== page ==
The perception of Central Asia and its place in the world has come to be shaped by its large oil and gas reserves. Literature on energy in the region has thus largely focused on related geopolitical issues and national policies. However, little is known about citizens’ needs within this broader context of commodities that connect the energy networks of China, Russia and the West. This multidisciplinary special issue brings together anthropologists, economists, geographers and political scientists to examine the role of all forms of energy (here: oil, gas, hydropower and solar power) and their products (especially electricity) in people’s daily lives throughout Central Asia and the Caucasus. The papers in this issue ask how energy is understood as an everyday resource, as a necessity and a source of opportunity, a challenge or even as an indicator of exclusionary practices. We enquire into the role and views of energy sector workers, rural consumers and urban communities, and their experiences of energy companies’ and national policies. We further examine the legacy of Soviet and more recent domestic energy policies, the environmental impact of energy use as well as the political impact of citizens’ energy grievances.
This book was published as a special issue of Central Asian Survey.
1. Mr Light and people’s everyday energy struggles in Central Asia and the Caucasus: an introduction David Gullette and Jeanne Féaux de la Croix
2. The illumination of marginality: how ethnic Hazaras in Bamyan, Afghanistan, perceive the lack of electricity as discrimination Melissa Kerr Chiovenda
3. Kyrgyzstan’s dark ages: framing and the 2010 hydroelectric revolution Amanda E. Wooden
Politics, practices and entitlements
4. Resource dependence and measurement technology: international and domestic influences on energy sector development in Armenia and Georgia Jason E. Strakes
5. Flows of oil, flows of people: resource-extraction industry, labour market and migration in western Kazakhstan Philipp Frank Jäger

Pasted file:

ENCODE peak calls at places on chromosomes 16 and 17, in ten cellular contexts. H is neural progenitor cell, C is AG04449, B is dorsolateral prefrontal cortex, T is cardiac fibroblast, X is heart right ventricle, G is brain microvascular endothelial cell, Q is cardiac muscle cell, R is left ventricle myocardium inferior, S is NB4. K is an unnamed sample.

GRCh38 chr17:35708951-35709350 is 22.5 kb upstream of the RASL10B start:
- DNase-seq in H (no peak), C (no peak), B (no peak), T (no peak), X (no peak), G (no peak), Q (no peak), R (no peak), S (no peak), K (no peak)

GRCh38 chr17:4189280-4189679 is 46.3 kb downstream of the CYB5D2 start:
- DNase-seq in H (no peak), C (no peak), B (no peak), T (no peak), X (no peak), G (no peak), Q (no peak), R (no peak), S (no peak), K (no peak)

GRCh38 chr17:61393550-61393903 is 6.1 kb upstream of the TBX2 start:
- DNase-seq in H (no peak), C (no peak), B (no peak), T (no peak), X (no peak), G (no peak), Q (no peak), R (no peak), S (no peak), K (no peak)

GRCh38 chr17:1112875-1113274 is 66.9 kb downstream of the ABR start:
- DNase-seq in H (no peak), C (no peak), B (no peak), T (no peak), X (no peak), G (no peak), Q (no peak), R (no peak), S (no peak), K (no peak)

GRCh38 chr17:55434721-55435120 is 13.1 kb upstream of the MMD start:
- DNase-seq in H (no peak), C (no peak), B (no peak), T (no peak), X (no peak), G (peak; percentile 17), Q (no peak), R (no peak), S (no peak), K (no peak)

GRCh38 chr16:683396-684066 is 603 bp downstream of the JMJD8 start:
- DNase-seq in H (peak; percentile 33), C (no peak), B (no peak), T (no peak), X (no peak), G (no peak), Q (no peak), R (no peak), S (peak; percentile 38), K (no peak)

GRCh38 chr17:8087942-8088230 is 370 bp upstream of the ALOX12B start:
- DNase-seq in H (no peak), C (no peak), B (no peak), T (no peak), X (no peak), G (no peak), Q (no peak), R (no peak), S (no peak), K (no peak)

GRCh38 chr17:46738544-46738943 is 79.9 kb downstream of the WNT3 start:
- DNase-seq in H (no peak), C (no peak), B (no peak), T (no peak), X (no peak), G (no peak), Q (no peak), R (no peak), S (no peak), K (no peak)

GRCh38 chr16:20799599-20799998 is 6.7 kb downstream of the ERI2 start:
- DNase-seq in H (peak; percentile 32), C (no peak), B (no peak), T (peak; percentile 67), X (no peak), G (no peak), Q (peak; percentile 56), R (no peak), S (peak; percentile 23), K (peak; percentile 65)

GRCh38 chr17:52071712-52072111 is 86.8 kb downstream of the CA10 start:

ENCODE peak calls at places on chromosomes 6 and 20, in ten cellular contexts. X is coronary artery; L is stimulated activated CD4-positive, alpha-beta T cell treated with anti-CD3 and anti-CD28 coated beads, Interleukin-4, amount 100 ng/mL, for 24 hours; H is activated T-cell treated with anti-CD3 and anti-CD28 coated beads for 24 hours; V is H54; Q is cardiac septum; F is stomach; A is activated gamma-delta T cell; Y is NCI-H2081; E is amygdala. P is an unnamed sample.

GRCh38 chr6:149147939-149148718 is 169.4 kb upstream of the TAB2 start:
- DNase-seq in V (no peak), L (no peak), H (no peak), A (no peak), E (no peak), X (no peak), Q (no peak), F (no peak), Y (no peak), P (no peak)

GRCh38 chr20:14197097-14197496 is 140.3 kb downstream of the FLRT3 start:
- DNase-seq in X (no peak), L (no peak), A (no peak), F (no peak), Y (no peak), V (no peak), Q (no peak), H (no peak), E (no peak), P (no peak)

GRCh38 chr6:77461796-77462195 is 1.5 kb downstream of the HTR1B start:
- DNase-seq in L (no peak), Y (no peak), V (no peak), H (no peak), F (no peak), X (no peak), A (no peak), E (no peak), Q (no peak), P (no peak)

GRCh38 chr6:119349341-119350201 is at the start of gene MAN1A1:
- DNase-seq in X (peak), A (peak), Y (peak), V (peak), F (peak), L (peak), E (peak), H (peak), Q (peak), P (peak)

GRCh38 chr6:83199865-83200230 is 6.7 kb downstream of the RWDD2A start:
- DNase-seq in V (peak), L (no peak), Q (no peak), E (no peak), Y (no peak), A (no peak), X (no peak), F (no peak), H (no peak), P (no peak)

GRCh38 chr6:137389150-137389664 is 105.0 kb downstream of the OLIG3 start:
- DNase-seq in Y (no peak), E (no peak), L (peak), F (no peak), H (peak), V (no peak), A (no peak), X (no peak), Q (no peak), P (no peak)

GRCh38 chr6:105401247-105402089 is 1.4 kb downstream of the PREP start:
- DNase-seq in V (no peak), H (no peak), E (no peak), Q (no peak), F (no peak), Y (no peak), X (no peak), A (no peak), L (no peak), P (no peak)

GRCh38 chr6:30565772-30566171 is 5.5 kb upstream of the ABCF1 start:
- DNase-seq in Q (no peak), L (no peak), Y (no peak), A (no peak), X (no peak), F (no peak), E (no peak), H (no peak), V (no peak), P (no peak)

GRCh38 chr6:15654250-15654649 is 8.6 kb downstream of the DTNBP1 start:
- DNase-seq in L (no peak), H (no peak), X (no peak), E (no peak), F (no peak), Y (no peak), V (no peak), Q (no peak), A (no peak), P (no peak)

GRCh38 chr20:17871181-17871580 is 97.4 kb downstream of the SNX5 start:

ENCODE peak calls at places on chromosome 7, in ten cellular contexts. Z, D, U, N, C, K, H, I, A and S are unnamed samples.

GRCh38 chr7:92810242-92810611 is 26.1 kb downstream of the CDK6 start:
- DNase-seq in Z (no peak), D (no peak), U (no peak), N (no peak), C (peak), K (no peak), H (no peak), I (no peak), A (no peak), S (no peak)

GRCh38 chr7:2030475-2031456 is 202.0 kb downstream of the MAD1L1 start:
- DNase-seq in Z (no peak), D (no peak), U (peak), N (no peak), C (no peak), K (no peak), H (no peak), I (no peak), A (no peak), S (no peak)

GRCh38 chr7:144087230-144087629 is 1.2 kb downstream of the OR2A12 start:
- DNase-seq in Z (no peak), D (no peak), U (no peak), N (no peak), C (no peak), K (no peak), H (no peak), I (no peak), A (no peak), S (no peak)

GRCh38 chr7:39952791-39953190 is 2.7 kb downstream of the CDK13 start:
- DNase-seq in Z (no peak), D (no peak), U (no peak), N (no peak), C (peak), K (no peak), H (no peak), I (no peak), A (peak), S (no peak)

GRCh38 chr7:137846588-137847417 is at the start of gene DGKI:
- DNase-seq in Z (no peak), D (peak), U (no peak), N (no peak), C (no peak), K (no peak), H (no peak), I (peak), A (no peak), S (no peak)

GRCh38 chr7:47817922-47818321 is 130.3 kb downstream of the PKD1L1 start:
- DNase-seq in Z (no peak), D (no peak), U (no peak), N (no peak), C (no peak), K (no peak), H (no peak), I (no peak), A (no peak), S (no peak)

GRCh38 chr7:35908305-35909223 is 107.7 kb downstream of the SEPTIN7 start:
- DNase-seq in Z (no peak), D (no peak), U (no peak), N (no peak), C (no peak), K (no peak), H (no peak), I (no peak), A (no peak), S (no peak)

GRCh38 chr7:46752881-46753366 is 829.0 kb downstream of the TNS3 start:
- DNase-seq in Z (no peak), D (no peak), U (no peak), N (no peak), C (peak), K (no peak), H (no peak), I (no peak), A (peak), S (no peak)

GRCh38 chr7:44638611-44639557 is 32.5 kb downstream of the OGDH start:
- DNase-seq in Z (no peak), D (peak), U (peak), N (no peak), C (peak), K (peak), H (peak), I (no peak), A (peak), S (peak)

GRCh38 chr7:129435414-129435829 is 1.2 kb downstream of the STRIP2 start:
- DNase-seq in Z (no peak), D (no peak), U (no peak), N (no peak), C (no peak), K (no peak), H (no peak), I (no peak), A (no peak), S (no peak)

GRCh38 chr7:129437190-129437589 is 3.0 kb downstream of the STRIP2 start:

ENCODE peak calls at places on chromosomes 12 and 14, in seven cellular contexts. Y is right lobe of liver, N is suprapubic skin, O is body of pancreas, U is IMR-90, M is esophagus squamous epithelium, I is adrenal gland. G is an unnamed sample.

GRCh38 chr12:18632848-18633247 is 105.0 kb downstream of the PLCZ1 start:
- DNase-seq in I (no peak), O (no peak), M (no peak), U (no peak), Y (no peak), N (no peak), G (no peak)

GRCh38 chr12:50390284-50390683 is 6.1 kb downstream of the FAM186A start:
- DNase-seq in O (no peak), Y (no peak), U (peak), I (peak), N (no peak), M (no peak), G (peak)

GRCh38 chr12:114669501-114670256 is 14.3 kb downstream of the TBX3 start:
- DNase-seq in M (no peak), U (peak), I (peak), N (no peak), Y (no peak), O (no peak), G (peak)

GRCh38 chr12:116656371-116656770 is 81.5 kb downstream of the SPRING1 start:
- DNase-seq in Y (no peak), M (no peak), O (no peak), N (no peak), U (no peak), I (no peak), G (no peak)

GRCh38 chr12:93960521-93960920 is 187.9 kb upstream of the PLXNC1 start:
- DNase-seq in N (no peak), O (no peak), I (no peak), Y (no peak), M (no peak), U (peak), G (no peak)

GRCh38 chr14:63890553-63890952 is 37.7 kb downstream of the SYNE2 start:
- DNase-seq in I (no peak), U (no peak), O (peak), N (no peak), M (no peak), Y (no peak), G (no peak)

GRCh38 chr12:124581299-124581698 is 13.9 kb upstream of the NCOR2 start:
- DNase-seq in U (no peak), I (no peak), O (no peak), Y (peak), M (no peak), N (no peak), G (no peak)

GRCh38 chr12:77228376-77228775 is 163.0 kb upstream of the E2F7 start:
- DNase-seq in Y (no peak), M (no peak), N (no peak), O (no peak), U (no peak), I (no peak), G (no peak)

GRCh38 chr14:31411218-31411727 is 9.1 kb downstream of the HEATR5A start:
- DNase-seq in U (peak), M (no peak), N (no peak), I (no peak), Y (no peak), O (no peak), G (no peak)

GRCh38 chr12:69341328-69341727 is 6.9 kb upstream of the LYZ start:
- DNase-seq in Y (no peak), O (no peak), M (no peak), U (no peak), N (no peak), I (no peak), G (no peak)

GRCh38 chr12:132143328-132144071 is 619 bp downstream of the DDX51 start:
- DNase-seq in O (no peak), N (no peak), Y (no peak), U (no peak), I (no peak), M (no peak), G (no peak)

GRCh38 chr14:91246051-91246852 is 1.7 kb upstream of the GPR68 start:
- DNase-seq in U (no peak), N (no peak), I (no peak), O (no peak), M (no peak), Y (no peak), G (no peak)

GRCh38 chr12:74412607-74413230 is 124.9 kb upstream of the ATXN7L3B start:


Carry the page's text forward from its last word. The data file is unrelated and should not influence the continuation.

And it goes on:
6. Notes on the moral economy of gas in present-day Azerbaijan Tristam Barrett
Resource consumption and its impacts
7. Switching off or switching source: energy consumption and household response to higher energy prices in the Kyrgyz Republic Franziska Gassmann and Raquel Tsukada
8. Bottom-up and top-down dynamics of the energy transformation in the Eastern Pamirs of Tajikistan’s Gorno Badakhshan region Tobias Kraudzun
THIRDWORLDS will focus on the political economy, development and cultures of those parts of the world that have experienced the most political, social, and economic upheaval, and which have faced the greatest challenges of the postcolonial world under globalisation: poverty, displacement and diaspora, environmental degradation, human and civil rights abuses, war, hunger, and disease.
THIRDWORLDS serves as a signifier of oppositional emerging economies and cultures ranging from Africa, Asia, Latin America, Middle East, and even those ‘Souths’ within a larger perceived North, such as the U.S. South and Mediterranean Europe. The study of these otherwise disparate and discontinuous areas, known collectively as the Global South, demonstrates that as globalisation pervades the planet, the south, as a synonym for subalterity, also transcends geographical and ideological frontiers.